Moon’s peace initiative recognizes that strengthened security has been vital for peace and prosperity on the Korean Peninsula, and he affirms that his government will maintain a strong military based on a solid defense posture by the South Korea-US alliance. The Moon administration aims to increase the defense budget from approximately 2.4 percent to 3 percent of gross domestic product (GDP). In 2018, the Moon administration increased military spending by 7 percent in response to the growing nuclear and missile threats from North Korea. Its 2019 defense budget is US$41.6 billion, an increase of 8.2 percent from 2018, the largest jump in military spending since 2008, when the budget increased by 8.8 percent.

 

The Moon administration’s efforts to enhance defense capabilities are not limited to military spending. They also include the procurement of advanced weapons systems directed against Pyongyang’s provocations, the early recovery of wartime operational control and advancing the schedules for existing weapons systems. Moon has highlighted the importance of bolstering joint defense capabilities between Seoul and Washington. When Moon visited the White House for a summit meeting on April 11, US President Donald Trump revealed that South Korea planned to buy a large amount of American weapons systems in the years ahead. According to local defense experts, the price tag may reach US$8.8 billion over the next five to six years. Another key part of the Moon defense plan is the development of a three-axis system. It is composed of the Kill Chain pre-emptive strike system, the Korean Air and Missile Defense (KAMD) system, and the Korea Massive Punishment and Retaliation (KMPR) system. Moon’s campaign promises also included regaining wartime operational control from the US, based on the independent defense capability of South Korea.

 

Given the inevitable ambivalence created by the coexistence of deterrence and peace on the Korean Peninsula, pushing the peace process through denuclearization will almost certainly cause problems in the old security framework for both North and South Korea. It is understandable for this instability to create anxiety, making people reluctant to welcome a new order. Even if the status quo has many problems, it is within the range of experience and perception, and therefore bearable. Moon has an enormous burden if he is to shepherd the insecure Korean people through an uncharted area based on the conviction that it is a far better place than where we are now.

 

The Divide Between Right and Left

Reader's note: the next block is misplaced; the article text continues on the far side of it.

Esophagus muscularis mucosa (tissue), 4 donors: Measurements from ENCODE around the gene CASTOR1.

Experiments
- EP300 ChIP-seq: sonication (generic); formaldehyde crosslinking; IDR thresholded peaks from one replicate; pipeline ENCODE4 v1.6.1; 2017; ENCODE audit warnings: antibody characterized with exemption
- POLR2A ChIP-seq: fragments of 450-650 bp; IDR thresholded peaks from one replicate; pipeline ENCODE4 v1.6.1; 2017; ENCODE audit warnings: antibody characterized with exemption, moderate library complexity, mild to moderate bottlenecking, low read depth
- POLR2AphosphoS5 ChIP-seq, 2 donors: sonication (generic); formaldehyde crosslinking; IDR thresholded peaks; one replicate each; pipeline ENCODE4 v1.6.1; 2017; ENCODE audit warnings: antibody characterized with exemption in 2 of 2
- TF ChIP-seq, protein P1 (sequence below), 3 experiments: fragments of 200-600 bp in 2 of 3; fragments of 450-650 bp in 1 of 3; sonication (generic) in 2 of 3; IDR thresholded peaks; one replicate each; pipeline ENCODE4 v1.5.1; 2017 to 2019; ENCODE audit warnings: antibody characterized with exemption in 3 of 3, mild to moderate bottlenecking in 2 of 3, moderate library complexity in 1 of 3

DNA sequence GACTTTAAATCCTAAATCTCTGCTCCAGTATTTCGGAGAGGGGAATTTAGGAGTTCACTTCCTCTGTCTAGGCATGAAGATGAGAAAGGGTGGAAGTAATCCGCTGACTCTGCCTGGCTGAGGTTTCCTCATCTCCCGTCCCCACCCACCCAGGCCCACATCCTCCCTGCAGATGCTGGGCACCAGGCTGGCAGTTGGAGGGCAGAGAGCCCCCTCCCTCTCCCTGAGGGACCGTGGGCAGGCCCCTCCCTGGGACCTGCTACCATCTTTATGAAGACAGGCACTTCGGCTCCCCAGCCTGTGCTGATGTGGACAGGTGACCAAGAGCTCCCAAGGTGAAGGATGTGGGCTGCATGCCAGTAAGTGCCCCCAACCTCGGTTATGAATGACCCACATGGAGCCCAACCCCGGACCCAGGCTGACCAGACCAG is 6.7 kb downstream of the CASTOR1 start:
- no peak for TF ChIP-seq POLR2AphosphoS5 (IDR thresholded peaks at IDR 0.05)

Can deterrence be a gateway to peace-making? It must be, because without it, deterrence only provides minimum survival amid continuous fear. If we pursue deterrence as the goal, we will never reach the stage of peace-making. Instead, we risk the vicious cycle of a continuing security dilemma. The conservative Lee Myung-bak administration adopted this approach, and President Park Geun-hye further developed it into a highly aggressive form of deterrence. Both rightist governments were deeply skeptical about engagement with North Korea and emphasized South Korea’s alliance with the US. As soon as President Lee came to power, the 10-year pursuit of peace-making by liberal governments disintegrated. Lee wanted no part of peace-keeping as part of a process leading to peace-making. Rather, Lee revived a Cold War-type deterrence and alliance system for the sake of peace-keeping.

 

Unlike his predecessors, Lee did not accept the premise that improving relations with North Korea could lead to peace on the peninsula and eventual reunification. He blamed his two liberal predecessors for creating tensions in the South Korea-US alliance and made bolstering the alliance his top priority. Although Lee offered a conditional engagement policy toward North Korea, the discourse on peace almost disappeared as military deterrence dominated inter-Korean relations. Assumptions about the imminent collapse of North Korea and scenarios involving reunification through absorption by South Korea further undermined inter-Korean relations.

 

The hardline approach gained even more momentum when Park took office in 2013. At the end of a press conference on Jan. 6, 2014, she exclaimed that unification would be “a jackpot.” There was even talk of plans for assassinating North Korean elites. Park reportedly entreated her party members to “prepare well, since unification could come tomorrow.” The Park administration oversaw the closing down of the Kaesong Industrial Complex following Pyongyang’s third nuclear test. Park repeatedly mentioned the South Korean military’s “Decapitation [of Kim Jung Un] Operations” and “Operational Plan 5015,” both preparations for an upheaval in North Korea.

 

Unlike his two conservative predecessors, Moon promoted a new engagement policy toward Pyongyang. Moon’s peace vision, the essence of which he presented in Berlin in July 2017, called for achieving denuclearization through peaceful means. “South Korea does not wish for North Korea’s collapse,” Moon stated, “and we will not pursue unification by absorption in any form, nor will we pursue artificial unification.” He also made it clear that no military actions would be taken on the Korean Peninsula without South Korea’s consent even during that time of increased military tensions between Pyongyang and Washington.

 

Despite the grave situation in 2017, the Moon government saw peace as the foremost national security priority and spared no effort to eliminate the threat of war on the Korean Peninsula. As the situation deteriorated, Moon was criticized for weakening national security, hurting the alliance with the US and putting the country in danger. Against this criticism by conservatives, Moon made strenuous efforts to create a virtuous cycle based on realistic assessments: inter-Korean relations, denuclearization and US-North Korea relations must move in a synchronized fashion in order to reverse the tide of Cold War-like tensions. As a result, Moon’s peace process did not weaken or replace the deterrence system, but rather advanced it to the next level of security by adding peace as a goal. While the Lee and Park governments adopted a more aggressive deterrence strategy, the Moon government recovered the defensive aspect of deterrence in order to avoid making the security situation on the Korean Peninsula worse.